4. Listen more closely to your spirit’s longings.
5. Model your behaviors after those you admire. Or, as one bumper sticker says, “Become the person your dog thinks you are.”

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Location: Nomadic Outfitters, 2426 California St. (at Fillmore), S.F., (415) 345-8338
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Handle Stress to Boost Immunity presented by Jane at the KCBS Health Fair in San Francisco with Keynote Speaker Dr. Mehmet Oz
I was honored to be invited as a panelist, along with Melina Jampolis, M.D., host of Fit TV’s Diet Doctor and author of The No Time to Lose Diet; and Dr. Jacob Leone, Naturopathic & Integrative Medicine Practitioner, to discuss Boosting Immunity: Nutrition, Supplements, and Stress. I promise to have the contents of my presentation available for you on my Web site shortly.

About Jane Straus
Jane is a trusted life coach, dynamic keynote speaker, and the author of Enough Is Enough! Stop Enduring and Start Living Your Extraordinary Life. With humor and grace, Jane offers her clients and seminar participants insights and exercises to ensure that the next chapter of their lives is about thriving as the unique individuals they have always been and the extraordinary ones they are still becoming. She serves clients worldwide and invites you to visit her site, www.stopenduring.com. Here you will find excerpts from her book, more articles, TV and radio interviews, and clips from her presentations.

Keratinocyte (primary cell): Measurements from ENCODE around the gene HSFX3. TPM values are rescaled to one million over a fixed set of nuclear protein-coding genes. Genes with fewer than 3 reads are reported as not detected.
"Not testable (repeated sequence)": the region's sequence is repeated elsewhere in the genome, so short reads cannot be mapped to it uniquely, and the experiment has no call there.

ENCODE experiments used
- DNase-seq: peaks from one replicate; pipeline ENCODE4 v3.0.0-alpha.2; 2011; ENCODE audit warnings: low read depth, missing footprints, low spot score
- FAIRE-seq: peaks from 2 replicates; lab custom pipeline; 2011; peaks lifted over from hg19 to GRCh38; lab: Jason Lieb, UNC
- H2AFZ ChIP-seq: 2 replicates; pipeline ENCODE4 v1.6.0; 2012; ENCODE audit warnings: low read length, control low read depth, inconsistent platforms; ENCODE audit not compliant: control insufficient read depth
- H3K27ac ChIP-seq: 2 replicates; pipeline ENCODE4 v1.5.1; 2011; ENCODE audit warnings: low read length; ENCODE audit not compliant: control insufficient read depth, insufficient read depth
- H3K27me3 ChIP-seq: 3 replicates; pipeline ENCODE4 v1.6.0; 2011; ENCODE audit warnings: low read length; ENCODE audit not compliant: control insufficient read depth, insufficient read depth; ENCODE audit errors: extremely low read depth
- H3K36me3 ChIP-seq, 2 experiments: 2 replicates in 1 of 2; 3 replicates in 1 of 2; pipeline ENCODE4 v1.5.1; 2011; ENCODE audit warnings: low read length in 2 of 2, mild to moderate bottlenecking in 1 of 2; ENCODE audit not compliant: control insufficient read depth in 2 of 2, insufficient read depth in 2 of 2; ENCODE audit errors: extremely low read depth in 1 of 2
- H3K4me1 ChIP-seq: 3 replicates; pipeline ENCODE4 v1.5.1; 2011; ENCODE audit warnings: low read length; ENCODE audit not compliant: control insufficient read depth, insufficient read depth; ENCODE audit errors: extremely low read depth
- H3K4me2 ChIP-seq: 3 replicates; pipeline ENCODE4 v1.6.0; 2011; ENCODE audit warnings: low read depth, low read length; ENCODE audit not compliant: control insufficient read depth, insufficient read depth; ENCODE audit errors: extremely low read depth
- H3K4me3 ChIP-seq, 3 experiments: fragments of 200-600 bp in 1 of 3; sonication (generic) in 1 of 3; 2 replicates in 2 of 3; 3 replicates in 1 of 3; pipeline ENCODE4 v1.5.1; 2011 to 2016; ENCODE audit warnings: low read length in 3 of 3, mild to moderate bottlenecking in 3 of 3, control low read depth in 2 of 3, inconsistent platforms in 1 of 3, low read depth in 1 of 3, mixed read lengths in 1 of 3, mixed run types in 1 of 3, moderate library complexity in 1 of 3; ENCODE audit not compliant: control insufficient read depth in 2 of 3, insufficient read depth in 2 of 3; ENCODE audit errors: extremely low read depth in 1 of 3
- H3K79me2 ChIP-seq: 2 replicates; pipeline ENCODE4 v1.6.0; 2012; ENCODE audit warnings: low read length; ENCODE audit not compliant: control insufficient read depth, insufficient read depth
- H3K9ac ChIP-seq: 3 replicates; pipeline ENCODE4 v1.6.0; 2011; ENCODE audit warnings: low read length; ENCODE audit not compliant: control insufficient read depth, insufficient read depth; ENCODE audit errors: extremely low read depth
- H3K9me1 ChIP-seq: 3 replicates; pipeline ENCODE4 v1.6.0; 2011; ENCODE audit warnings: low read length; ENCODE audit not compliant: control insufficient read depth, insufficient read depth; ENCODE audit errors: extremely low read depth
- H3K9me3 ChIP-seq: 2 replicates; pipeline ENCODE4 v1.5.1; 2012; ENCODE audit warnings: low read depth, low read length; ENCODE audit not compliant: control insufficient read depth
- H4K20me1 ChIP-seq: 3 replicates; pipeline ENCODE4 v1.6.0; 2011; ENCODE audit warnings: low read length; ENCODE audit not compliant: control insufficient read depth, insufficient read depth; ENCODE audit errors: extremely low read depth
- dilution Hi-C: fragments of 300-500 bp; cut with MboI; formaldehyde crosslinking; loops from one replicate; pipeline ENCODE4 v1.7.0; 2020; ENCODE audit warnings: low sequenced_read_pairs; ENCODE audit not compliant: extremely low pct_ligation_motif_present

She is also the author of The Blue Book of Grammar and Punctuation, www.grammarbook.com, an award-winning online resource and workbook with easy-to-understand rules, real-world examples, and fun quizzes. Contact Jane at Jane@JaneStraus.com.

5 Ways to Kick Start Your Life After a Breakup

Wednesday, December 12th, 2007
 
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Dear Jane,
I just broke up with my long-time boyfriend and can’t seem to find any energy for life. How long will it take before I can look forward to enjoying life again?